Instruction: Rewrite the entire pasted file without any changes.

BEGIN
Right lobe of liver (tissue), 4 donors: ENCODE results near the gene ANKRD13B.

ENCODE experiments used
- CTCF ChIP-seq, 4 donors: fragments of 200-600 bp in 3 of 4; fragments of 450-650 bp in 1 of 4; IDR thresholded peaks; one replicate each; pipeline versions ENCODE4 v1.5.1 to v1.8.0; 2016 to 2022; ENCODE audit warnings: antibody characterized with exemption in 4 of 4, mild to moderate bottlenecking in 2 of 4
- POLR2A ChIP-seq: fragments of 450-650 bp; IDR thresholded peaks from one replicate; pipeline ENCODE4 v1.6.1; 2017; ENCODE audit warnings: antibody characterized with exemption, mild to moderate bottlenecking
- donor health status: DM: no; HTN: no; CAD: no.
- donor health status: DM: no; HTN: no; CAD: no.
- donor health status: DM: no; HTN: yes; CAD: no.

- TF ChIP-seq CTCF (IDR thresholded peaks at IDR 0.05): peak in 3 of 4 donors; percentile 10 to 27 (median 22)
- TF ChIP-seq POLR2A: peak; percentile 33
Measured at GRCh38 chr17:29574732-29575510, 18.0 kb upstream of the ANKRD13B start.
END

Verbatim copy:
Right lobe of liver (tissue), 4 donors: ENCODE results near the gene ANKRD13B.

ENCODE experiments used
- CTCF ChIP-seq, 4 donors: fragments of 200-600 bp in 3 of 4; fragments of 450-650 bp in 1 of 4; IDR thresholded peaks; one replicate each; pipeline versions ENCODE4 v1.5.1 to v1.8.0; 2016 to 2022; ENCODE audit warnings: antibody characterized with exemption in 4 of 4, mild to moderate bottlenecking in 2 of 4
- POLR2A ChIP-seq: fragments of 450-650 bp; IDR thresholded peaks from one replicate; pipeline ENCODE4 v1.6.1; 2017; ENCODE audit warnings: antibody characterized with exemption, mild to moderate bottlenecking
- donor health status: DM: no; HTN: no; CAD: no.
- donor health status: DM: no; HTN: no; CAD: no.
- donor health status: DM: no; HTN: yes; CAD: no.

- TF ChIP-seq CTCF (IDR thresholded peaks at IDR 0.05): peak in 3 of 4 donors; percentile 10 to 27 (median 22)
- TF ChIP-seq POLR2A: peak; percentile 33
Measured at GRCh38 chr17:29574732-29575510, 18.0 kb upstream of the ANKRD13B start.